November 13, 2019
Reston, VA—Researchers have discovered a new way to optimize results in treating patients with prostate cancer tumors while minimizing negative side effects. The study is featured in the November issue of The Journal of Nuclear Medicine.
According to the Centers for Disease Control, “Aside from non-melanoma skin cancer, prostate cancer is the most common cancer among men in the United States. It is also one of the leading causes of cancer death among men of all races.”
Prostate-specific membrane antigen (PSMA) is an important target for nuclear medicine imaging of prostate cancer and subsequent PSMA-targeted radionuclide therapy. This combination of diagnostic imaging and therapy targeted on a feature of the identified tumors is called theranostics. The aim of this study was to evaluate the change in the whole-body distribution of the imaging agent fluorine-18 (18F)-PSMA-1007 when solutions with different peptide concentrations are used.
For the study, a mouse xenograft model was used, with the mice divided into three groups according to the peptide concentration injected (high, medium and low concentration/molar activity levels). A decrease in the peptide concentration (or molar activity) level resulted in decreased uptake in the tumor and, to a greater degree, in the salivary glands.
“This study demonstrated that the salivary glands, a risk organ in [actinium-225] 225Ac-PSMA therapy, showed more sensitive decrease in uptake against a reduced molar activity level of the radioligand solution than the tumors,” explains Fumihiko Soeda in the Department of Nuclear Medicine and Tracer Kinetics at the Osaka University Graduate School of Medicine in Osaka, Japan. “This suggests that molar activity is an essential factor to define the optimal distribution for theranostic compounds. There is a possibility of obtaining a therapeutic effect in the tumor while minimizing the adverse effects in the salivary glands by setting an appropriate molar activity level in PSMA-targeted therapy.”
|FIGURE: Maximum-intensity projections of 18F-PSMA-1007 PET in xenografts of mice of high-MA (A), medium-MA (B), and low-MA (C) groups. Arrows indicate tumors. Tumor uptake was lower in low-MA group than in medium- and high-MA groups. Credit: Fumihiko Soeda, Osaka University Graduate School of Medicine, Osaka, Japan.|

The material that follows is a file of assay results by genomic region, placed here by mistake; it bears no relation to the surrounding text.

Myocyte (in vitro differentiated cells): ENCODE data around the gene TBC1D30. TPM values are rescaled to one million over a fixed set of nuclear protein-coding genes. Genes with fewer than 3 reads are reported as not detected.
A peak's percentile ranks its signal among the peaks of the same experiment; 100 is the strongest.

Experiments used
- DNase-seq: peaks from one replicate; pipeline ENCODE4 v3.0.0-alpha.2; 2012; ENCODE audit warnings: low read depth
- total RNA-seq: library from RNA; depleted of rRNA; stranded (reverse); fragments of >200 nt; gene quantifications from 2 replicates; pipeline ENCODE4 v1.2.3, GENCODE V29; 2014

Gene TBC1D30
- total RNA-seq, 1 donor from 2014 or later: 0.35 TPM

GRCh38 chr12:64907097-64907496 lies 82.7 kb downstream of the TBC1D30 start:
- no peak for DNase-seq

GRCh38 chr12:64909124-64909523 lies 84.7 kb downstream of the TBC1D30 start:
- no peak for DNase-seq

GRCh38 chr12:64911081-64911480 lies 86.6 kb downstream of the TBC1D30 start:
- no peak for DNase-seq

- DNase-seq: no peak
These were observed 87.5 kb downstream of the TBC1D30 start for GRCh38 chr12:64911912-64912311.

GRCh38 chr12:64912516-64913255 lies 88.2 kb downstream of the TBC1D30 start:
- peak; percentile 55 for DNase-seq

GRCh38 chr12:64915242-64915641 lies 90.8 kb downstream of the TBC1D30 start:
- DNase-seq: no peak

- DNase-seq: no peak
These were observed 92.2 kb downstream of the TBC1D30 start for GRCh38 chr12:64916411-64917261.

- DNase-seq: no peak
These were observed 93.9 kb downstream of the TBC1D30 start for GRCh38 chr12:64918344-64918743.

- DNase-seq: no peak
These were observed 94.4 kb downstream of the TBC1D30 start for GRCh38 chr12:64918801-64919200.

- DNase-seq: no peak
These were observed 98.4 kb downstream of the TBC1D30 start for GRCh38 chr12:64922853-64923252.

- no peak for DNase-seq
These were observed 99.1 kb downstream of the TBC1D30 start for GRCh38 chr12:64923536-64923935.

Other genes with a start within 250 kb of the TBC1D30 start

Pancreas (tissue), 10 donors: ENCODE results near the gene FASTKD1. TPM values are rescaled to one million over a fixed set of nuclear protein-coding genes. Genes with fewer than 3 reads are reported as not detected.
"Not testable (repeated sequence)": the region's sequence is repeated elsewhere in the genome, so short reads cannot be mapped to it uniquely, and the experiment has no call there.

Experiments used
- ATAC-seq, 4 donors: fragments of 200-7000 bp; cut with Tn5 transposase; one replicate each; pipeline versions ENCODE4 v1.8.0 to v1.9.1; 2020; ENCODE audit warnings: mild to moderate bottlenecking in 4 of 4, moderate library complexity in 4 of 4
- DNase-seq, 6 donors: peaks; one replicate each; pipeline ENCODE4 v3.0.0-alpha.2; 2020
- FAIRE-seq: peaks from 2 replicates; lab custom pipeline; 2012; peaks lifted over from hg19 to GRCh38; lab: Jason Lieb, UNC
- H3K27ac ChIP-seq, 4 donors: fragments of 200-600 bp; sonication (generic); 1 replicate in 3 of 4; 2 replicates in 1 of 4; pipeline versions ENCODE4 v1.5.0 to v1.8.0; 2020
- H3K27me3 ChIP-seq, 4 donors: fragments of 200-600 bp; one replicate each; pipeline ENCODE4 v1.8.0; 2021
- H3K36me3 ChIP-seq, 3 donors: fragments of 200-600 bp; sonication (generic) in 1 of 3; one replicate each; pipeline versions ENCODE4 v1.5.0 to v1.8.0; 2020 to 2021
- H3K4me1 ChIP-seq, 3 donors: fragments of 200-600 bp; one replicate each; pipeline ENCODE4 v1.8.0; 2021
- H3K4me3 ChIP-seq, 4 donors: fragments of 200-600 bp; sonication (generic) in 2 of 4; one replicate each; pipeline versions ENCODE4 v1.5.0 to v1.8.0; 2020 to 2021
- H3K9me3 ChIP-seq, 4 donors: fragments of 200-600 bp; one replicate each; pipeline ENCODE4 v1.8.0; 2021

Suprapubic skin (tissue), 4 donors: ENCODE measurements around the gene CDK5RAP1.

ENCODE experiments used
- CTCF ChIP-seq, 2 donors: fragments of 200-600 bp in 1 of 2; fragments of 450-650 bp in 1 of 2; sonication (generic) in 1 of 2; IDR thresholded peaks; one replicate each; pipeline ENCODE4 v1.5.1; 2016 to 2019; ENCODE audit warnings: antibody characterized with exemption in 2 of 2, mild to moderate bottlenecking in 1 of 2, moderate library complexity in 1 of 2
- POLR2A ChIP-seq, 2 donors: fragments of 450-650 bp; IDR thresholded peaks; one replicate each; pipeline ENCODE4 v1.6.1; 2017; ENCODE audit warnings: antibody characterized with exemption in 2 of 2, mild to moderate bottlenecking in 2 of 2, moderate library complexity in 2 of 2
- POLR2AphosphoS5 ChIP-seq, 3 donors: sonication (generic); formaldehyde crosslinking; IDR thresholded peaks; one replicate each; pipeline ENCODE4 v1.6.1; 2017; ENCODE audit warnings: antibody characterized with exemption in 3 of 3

The authors of “Impact of 18F-PSMA-1007 Uptake in Prostate Cancer Using Different Peptide Concentrations: Preclinical PET/CT Study on Mice,” include Fumihiko Soeda, Tadashi Watabe, Yuwei Liu, Genki Horitsugi, Eku Shimosegawa, and Jun Hatazawa, Osaka University Graduate School of Medicine, Osaka, Japan; Sadahiro Naka and Mitsuaki Tatsumi, Osaka University Hospital; Oliver C. Neels, German Cancer Research Center, Heidelberg, Germany; Klaus Kopka, German Cancer Research Center and the German Cancer Consortium, Heidelberg; and Frederik L. Giesel, University Hospital Heidelberg and the German Cancer Consortium.
This study was partly supported by collaborative research funds from Nihon Medi-Physics Co., Ltd., Japan.
Please visit the SNMMI Media Center for more information about molecular imaging and precision medicine. To schedule an interview with the researchers, please contact Rebecca Maxey at (703) 652-6772 or firstname.lastname@example.org. Current and past issues of The Journal of Nuclear Medicine can be found online at http://jnm.snmjournals.org.
About The Journal of Nuclear Medicine
The Journal of Nuclear Medicine (JNM) is the world’s leading nuclear medicine, molecular imaging and theranostics journal, accessed more than 9 million times each year by practitioners around the globe, providing them with the information they need to advance this rapidly expanding field.
JNM is published by the Society of Nuclear Medicine and Molecular Imaging (SNMMI), an international scientific and medical organization dedicated to advancing nuclear medicine and molecular imaging—precision medicine that allows diagnosis and treatment to be tailored to individual patients in order to achieve the best possible outcomes. For more information, visit www.snmmi.org.